Ministry of Education of Peru and UNESCO Lima organize a specialization course on 'Disaster Risk Management in the Educational System', addressed to teachers of the 26 regions of the country.
Peru is one of the countries with the greatest number and variety of natural hazards in the world and is characterized for recording high levels of vulnerability. The large number of disasters that the country has suffered over the years has contributed to the increase of the poverty levels and to the restrain of its development. In this context, most Peruvian schools do not count on knowledgeable and prepared teachers to reduce risks to which the educational community is exposed, as well as to respond to further possible emergencies or disasters.
Facing this scenario, UNESCO Lima and the Ministry of Education have organized, promoted and developed the first specialization course on “Disaster Risk Management in the Educational System aimed at practicing teachers”, in the context of the regional project 'Reducing Disaster Risk through Education and Science', funded by the European Commission through its 2013-2014 Action Plan of the Preparation Programme for Disasters.
The course is a blended learning program of 120 hours long, aiming to strengthen the capacity of teachers in exercise on Disaster Risk Reduction (DRR) through theoretical and practical tools and methodologies that will allow them to analyze the conditions of risk and vulnerability of their Educational Institutions.
The course was designed in an inter-institutional fashion by dint of participatory consultation workshops, in which more than 20 institutions from the State, civil society and the UN System participated. It has the academic support of the Centre for Research and Educational Services (CISE, in Spanish) of the Pontifical Catholic University of Peru (PUCP); and technical advice from the National Center for Estimation, Prevention and Disaster Risk Reduction (CENEPRED) and the National Institute of Civil Defense (INDECI).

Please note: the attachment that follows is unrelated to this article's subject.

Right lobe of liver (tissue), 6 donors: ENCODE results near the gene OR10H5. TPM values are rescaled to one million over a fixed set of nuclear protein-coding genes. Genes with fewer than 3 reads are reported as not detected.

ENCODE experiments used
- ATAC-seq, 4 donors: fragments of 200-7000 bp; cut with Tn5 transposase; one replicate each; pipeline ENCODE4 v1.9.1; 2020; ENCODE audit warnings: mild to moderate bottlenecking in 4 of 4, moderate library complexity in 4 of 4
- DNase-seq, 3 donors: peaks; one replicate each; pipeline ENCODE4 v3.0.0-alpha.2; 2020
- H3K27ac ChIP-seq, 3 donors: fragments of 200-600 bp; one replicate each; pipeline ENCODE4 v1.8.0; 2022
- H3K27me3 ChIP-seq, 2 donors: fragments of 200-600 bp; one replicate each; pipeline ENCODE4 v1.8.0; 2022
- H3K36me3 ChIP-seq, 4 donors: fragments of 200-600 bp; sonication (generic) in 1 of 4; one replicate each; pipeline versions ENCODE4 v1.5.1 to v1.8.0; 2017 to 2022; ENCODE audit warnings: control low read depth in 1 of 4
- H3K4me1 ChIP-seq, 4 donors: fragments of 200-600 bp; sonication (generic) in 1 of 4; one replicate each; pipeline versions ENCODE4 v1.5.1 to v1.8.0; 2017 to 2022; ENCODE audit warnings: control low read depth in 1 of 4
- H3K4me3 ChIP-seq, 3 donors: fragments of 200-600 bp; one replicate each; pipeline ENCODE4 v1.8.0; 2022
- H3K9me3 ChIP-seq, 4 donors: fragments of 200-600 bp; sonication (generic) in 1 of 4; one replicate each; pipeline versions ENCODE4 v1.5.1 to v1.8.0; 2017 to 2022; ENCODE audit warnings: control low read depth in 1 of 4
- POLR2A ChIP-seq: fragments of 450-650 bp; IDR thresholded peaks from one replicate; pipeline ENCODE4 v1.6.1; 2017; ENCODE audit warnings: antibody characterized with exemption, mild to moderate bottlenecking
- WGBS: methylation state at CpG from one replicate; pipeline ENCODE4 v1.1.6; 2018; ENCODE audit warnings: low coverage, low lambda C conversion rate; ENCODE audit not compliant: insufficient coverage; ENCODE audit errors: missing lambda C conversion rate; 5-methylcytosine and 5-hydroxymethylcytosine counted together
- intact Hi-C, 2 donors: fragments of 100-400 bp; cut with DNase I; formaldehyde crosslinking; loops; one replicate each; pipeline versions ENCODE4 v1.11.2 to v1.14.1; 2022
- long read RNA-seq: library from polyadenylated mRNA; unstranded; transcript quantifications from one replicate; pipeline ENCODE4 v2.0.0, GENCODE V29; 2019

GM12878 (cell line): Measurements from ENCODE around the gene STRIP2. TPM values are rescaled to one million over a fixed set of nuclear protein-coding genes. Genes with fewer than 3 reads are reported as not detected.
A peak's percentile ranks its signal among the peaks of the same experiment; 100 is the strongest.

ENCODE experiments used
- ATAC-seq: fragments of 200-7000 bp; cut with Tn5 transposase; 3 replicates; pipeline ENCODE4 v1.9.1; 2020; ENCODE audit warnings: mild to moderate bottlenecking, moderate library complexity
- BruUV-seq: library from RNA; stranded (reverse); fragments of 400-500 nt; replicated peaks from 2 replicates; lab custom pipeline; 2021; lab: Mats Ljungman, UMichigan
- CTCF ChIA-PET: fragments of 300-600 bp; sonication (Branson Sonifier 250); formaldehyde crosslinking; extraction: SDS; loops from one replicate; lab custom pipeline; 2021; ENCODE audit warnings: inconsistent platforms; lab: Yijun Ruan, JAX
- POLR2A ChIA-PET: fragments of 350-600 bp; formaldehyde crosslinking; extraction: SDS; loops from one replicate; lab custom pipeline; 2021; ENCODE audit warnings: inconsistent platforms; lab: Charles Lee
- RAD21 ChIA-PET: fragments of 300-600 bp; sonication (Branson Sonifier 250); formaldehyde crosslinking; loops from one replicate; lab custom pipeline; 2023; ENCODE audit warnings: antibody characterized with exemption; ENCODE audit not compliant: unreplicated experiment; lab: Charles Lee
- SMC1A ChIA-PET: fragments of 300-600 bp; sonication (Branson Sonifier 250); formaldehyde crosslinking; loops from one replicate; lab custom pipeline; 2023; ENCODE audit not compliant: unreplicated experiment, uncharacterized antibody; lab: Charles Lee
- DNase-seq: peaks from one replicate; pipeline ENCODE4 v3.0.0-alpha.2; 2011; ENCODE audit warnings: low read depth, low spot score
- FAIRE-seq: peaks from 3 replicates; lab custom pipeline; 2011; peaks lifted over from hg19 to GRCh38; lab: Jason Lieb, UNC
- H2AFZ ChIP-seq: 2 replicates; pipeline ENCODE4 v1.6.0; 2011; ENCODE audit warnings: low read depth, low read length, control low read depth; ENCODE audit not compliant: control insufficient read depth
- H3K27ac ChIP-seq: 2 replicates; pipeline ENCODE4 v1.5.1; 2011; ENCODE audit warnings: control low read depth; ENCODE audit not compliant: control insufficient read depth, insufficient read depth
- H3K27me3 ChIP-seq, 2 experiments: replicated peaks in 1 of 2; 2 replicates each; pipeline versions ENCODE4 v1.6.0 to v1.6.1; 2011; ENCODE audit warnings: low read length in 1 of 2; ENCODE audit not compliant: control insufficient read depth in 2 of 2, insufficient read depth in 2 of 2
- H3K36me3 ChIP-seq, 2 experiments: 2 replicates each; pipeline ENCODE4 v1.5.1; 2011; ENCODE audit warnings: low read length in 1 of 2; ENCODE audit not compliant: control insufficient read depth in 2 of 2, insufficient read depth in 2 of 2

The course, which has the academic support of the Centre for Research and Educational Services (CISE) of the Pontifical Catholic University of Peru (PUCP) and technical advice from the National Center for Estimation, Prevention and Disaster Risk Reduction (CENEPRED) and the National Institute of Civil Defense (INDECI), was prepared in a participatory and interinstitutional way through consultational workshops to more than 20 institutions of the State, the organized civil society and the UN System.
The course’s first edition was successfully carried out from February to June 2014 with the concurrence of 30 teachers from 26 regions of the country. The participants belonged to the winning schools of the 2013 Environmental Achievements national competitions and were granted a scholarship, jointly funded by UNESCO and the Department of Communitarian and Environmental Education of the Ministry of Education.
The participants, who were chosen as representatives of the winning schools in the national competition for Environmental Achievements 2013, agreed to a scholarship cofinanced by UNESCO and by the Department of Community and Environmental Education of the Ministry of Education.
After finishing the presential part of the course, Blanca Arambula Rivera, secondary school teacher in Paita, a city situated in the northwest of Peru, shared her perspectives of the applications she will give from the learned information once she returns to her place of work:
“On my return, one of the first things I will do is to raise awareness on Disaster Risk Management to all teaching and administrative staff, parents and the entire school community, in an attempt for them to take an active role in the Risk Management Plan. First, I will seek to involve everyone in the design of the plan; second, I will advocate for its institutionalization, because then we, as teachers, will be able to adjust the Plan to our curriculum and to our learning sessions. Furthermore, awareness will be raised in the school community and the community itself.
I will try to find the way for this to be institutionalized, because we, as teachers, are be able to adapt it to our curriculum and incorporate this to our learning sessions. Also, this will create awareness in the educational community and in the entire community”